Language barrier makes virtual reality more real

At Prague, Czech Republic, visitors experienced riding a new tram called T3 Coupe in virtual reality.

The T3 tram is an iconic component of the Prague city scape. In collaboration with Anna Marešová designers, the Prague Public Transit Co. has created a new pleasure tram concept based on the tradition of the Tatra T3 tram, putting this legendary vehicle in an entirely new context while respecting its authentic looks. By opening the rear of the tram and combining original elements with modern technologies, the project has given rise to an old-timer that demonstrates how even public transit can deliver real luxury. Because the tram has only one set of doors, it’s been dubbed the T3 Coupé. This special tram preserves the romance of the 1960s and is a tribute to the designer of the original Tatra T3 tram – František Kardaus (1908–1986). The new T3 Coupé tram hits the streets in autumn 2018.

 

 

They sit on the chairs, wore Samsung Gear VR headset, and watched a 360 degree video as passengers. A driver and other passengers appeared in the video.

 

 

Before having enjoyed the virtual tram, I asked a lady about what is T3 Coupe, where to sit, and how to start the device. Interestingly, this human interaction made my non-real experience more real. It was ironic that I was more immersed into the virtual world because of my experiencing language barrier; she could not explain to me about T3 Coupe in English and I could not understand any Czech written on the ticket.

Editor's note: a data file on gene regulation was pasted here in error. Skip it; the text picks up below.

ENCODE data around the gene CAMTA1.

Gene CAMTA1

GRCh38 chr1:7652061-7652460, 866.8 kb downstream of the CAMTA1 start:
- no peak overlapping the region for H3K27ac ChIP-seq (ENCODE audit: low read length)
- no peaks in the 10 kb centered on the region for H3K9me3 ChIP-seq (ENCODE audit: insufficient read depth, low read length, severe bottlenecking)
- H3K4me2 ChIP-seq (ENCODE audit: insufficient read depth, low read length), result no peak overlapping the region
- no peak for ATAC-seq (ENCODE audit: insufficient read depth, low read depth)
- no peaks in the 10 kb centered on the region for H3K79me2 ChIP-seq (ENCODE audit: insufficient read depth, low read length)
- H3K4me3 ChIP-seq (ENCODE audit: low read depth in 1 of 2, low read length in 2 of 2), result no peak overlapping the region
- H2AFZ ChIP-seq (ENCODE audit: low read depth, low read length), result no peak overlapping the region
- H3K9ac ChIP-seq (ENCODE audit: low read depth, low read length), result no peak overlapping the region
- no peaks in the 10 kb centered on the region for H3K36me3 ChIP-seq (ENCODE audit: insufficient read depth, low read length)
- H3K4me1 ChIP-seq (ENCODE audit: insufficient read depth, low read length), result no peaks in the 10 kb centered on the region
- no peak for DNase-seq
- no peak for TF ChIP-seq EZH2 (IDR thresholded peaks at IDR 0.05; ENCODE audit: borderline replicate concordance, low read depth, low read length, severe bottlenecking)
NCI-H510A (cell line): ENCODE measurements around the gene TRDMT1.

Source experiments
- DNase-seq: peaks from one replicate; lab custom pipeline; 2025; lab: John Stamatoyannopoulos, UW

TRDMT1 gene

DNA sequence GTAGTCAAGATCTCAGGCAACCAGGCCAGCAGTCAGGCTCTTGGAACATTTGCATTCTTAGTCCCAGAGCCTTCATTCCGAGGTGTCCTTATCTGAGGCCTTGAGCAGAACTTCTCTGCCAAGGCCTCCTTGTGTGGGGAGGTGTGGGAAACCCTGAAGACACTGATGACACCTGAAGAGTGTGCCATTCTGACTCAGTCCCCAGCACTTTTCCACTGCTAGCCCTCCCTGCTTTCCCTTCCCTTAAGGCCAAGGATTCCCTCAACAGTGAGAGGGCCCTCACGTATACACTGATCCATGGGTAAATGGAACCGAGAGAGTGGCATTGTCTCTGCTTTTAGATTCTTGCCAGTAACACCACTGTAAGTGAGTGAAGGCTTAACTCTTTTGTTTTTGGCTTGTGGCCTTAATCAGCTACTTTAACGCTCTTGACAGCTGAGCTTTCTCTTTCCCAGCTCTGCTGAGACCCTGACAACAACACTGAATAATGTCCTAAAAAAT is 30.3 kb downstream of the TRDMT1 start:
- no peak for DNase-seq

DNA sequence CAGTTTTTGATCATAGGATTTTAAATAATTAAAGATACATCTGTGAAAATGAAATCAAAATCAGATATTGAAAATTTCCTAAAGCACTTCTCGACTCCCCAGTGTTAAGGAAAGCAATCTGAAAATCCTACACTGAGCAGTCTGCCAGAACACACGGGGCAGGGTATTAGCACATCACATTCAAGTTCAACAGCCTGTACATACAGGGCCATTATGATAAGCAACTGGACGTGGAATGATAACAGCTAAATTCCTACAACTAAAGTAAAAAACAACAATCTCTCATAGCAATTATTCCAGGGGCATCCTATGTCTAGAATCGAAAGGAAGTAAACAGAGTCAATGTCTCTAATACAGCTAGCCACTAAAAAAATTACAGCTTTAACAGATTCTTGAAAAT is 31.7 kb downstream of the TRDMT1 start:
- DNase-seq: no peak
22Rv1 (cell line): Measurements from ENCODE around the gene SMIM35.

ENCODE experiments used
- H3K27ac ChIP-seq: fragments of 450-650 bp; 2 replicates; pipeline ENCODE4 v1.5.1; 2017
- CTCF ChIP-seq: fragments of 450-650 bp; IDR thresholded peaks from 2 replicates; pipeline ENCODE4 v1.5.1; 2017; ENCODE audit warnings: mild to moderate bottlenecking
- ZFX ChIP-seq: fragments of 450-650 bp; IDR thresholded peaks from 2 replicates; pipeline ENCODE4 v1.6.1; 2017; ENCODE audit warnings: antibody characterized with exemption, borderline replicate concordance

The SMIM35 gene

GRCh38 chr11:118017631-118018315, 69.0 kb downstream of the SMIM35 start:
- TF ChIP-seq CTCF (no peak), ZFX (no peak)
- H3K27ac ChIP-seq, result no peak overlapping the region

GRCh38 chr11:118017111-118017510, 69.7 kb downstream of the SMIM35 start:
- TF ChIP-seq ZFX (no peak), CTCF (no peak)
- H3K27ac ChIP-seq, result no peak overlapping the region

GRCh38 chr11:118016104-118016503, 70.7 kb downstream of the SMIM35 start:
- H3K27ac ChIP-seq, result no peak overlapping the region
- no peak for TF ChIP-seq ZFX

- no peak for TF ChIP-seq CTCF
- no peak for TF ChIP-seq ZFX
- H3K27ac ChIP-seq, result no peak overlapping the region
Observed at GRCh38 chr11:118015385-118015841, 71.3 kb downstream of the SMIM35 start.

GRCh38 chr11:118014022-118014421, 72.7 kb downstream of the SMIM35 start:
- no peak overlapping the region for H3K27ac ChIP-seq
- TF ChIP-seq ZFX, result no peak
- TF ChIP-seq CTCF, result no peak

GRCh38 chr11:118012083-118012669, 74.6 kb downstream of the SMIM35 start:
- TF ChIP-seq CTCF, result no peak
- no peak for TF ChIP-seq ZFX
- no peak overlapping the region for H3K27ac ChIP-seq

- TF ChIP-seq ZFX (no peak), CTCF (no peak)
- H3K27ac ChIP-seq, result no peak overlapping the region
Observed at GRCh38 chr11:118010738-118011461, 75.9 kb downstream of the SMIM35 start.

Peak end rule is probably one of the most well established psychological heuristic. Kahneman and his colleagues (1993) found that people tend to judge an experience based on how they felt at its peak and at its end. However, people might consider its beginning as well when the experience is virtual. Virtual experience might need to be carefully wrapped up by its beginning, its peak, and its end.

Kahneman, D., Fredrickson, B. L., Schreiber, C. A., & Redelmeier, D. A. (1993). When More Pain Is Preferred to Less: Adding a Better End. Psychological Science, 4(6), 401–405.

Subjects were exposed to two aversive experiences: in the short trial, they immersed one hand in water at 14 °C for 60 s; in the long trial, they immersed the other hand at 14 °C for 60 s, then kept the hand in the water 30 s longer as the temperature of the water was gradually raised to 15 °C, still painful but distinctly less so for most subjects. Subjects were later given a choice of which trial to repeat. A significant majority chose to repeat the long trial, apparently preferring more pain over less. The results add to other evidence suggesting that duration plays a small role in retrospective evaluations of aversive experiences; such evaluations are often dominated by the discomfort at the worst and at the final moments of episodes.